It was Christmas morning, 1978. She watched as her children opened their presents. The grandparents were there enjoying the kids — as much as they could — under the circumstances.
Did the children sense their grief? About what was missing that morning, but more than that, about what had been forever changed? About the thing the children had yet to know?
When the last present had been opened, she asked the children to sit on the sofa.
It was time.
Time to do what she did not know how to do, the hardest thing her 43 years on earth had ever required of her (even though she knew it would now get harder). Time to do the thing no mother ever wants to have to do. Certainly not on Christmas morning.
Time to do that which she could not do on her own strength.
But there it was: a wall too high to climb and too wide to go around. She would have to walk through the only door before her.
She dug deep and prayed.
Then she told her children: Their father would not be home for Christmas. In fact, he would not be coming home from the hospital at all, not to this home.
He had slipped away from them in the night, while they slept, and things would never be the same.
. . . . . . .
I wish I could tell you this is just a dramatic, made-up scenario meant to capture my readers’ attention and introduce my next parenting series.
Alas, I would not lie to you, Dear Patch Reader.
The truth is often more gripping than anything a writer can conjure, and having been given a voice for real-life stories, I have been entrusted with a great responsibility in the telling.
Never has this been more apparent to me than with this upcoming series.
It is in paying close attention to stories — those of others as well as our own —that we discover what is truly life.
Henry David Thoreau had his ideas about life. He went “to the woods” (Walden Pond) to “live deliberately, to … learn what it had to teach.”
He wanted to “live deep and suck out all the marrow of life,” to “put to rout all that was not life, living is so dear” and not, when he “came to die” discover that he “had not lived.”
I admire his desire to “drive life into a corner” so that if living proved to be “mean,” he could “get the whole and genuine meanness of it, and publish its meanness to the world.” But if it were “sublime,” he wanted to know it “by experience” and be able to give a “true account” of it.
Thoreau’s wilderness was self-imposed.
But what about those in this life who are thrown into a wilderness not of their own making? What about the “meanness” they encounter, which they never desired to “publish to the world”?
The world is still watching.
Sometimes, we are left to find a way out of the dense forest around us. To make whatever sense we can of our situation and search for a path where there seems to be nothing but a thick underbrush.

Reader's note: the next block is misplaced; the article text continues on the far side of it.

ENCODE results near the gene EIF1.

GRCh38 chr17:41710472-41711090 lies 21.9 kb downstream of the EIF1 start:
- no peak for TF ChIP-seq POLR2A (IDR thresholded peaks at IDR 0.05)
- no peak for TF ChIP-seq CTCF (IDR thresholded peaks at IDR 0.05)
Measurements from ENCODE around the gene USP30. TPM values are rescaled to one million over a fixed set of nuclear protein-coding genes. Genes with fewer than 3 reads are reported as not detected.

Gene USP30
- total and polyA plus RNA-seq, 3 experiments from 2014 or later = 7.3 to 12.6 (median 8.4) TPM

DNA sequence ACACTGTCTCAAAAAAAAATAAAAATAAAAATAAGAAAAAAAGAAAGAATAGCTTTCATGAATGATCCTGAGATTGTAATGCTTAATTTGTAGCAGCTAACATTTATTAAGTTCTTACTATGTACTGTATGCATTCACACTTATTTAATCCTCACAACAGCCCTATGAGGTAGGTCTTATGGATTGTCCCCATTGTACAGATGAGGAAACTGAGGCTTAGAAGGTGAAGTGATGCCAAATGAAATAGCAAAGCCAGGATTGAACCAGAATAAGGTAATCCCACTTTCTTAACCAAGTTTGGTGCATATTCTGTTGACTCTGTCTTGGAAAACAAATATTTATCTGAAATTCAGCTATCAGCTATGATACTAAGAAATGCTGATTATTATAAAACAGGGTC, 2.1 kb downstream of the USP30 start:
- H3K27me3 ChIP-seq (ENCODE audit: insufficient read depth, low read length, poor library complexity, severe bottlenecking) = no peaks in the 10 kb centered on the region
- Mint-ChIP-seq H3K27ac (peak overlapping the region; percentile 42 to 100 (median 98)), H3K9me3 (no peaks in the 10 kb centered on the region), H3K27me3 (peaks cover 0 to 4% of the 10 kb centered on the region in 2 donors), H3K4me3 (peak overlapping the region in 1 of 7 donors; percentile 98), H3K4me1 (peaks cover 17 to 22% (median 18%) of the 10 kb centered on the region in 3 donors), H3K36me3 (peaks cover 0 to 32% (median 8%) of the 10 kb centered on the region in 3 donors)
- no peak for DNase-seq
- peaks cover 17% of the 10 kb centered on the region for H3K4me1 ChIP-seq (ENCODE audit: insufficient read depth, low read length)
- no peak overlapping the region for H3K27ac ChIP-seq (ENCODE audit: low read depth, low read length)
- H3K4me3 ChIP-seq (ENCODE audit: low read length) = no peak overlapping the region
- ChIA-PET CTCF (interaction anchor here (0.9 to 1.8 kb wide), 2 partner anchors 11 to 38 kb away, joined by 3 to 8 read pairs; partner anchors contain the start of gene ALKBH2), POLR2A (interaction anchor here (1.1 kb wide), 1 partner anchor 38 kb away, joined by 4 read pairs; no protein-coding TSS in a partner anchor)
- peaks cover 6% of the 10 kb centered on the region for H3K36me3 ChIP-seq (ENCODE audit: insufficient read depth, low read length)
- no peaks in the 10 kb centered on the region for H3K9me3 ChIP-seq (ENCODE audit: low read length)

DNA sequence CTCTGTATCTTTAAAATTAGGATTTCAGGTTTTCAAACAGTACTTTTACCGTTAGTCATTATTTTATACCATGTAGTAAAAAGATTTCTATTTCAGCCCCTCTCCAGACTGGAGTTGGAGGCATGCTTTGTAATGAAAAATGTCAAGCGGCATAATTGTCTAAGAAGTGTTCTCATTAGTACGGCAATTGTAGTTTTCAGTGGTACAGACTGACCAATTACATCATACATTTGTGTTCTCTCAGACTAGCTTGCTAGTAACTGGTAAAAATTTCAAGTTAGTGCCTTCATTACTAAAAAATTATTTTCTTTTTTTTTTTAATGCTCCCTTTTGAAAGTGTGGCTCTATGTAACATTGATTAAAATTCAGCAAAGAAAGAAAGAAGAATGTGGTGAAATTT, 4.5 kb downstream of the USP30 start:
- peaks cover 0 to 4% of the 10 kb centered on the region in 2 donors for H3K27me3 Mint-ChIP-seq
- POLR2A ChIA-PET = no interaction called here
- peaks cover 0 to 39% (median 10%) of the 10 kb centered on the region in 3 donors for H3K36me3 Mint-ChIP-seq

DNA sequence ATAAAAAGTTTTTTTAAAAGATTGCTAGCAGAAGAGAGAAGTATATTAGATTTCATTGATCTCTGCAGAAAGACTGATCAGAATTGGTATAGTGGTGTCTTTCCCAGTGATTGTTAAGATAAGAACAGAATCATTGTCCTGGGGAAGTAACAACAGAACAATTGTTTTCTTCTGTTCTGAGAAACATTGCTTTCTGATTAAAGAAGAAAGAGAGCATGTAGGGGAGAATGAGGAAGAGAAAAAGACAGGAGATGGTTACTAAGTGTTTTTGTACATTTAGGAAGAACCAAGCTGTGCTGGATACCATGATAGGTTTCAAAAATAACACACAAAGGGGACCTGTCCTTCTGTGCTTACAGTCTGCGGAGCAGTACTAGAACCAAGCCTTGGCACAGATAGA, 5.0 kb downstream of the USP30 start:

Parents in such a situation are faced with (what feels like blindly) leading their children to a place of rest and safety, and eventually, they hope, to higher ground.
Robert Frost described the woods as “lovely, dark and deep.”
But we parents have promises to keep.
And I want to scream: What about the promise of security?
When life doesn't turn out like we'd hoped it would, we ourselves feel abandoned, lost, hopeless. How does one grieve and still comfort her children?
When my mother-in-law lost her husband, she had four young souls she needed to "stay strong" for. In the months and years that followed, she tried her best to focus on the positive and on the tasks of each day. She loved her children and supported them and attended every activity and sport her kids participated in and did the job of two parents to raise them well.
The tears came often, but alone, in the dark.
Every day, there were "miles to go" before she would sleep. Or at least try to.
This is her story.
She never anticipated her idyllic life would take a turn like that — certainly not on Christmas Eve of 1978. Her children never dreamed of being fatherless. But this is their story. And it is true.
If there is any beauty in the wilderness of suffering, it is a beauty none of us wants to journey through the dark to get to. No one would ever seek it voluntarily.
Yet I see it in the lives of those who have faced tragedy and found hope. Most would gladly forsake that beauty, and some might go through their entire lives and not understand it.
But the beauty is there. In the wilderness. In the story a life tells about such things.
I am certain that my husband’s father made more of an impression on his children in nine or eleven or thirteen or fifteen short years than some fathers make in what we would call a “full” lifetime.
Today, the family is a beautiful patchwork of individuals related by blood and by re-marriage. Some of its members never knew the man whose legacy has affected their lives.
But there is beauty in that, too. Blessing, even.
In the coming weeks, I hope to share the stories of some of the most beautiful women I know. Their beauty is found, in part, in their response to hardship — to the wild ground that they have found themselves blazing their path through.
These are the stories of women like my mother-in-law, who led children the world might have called “fatherless” to a place of knowing that they are indeed “fathered.” By a family, a community and a mother whose beauty is evident to all.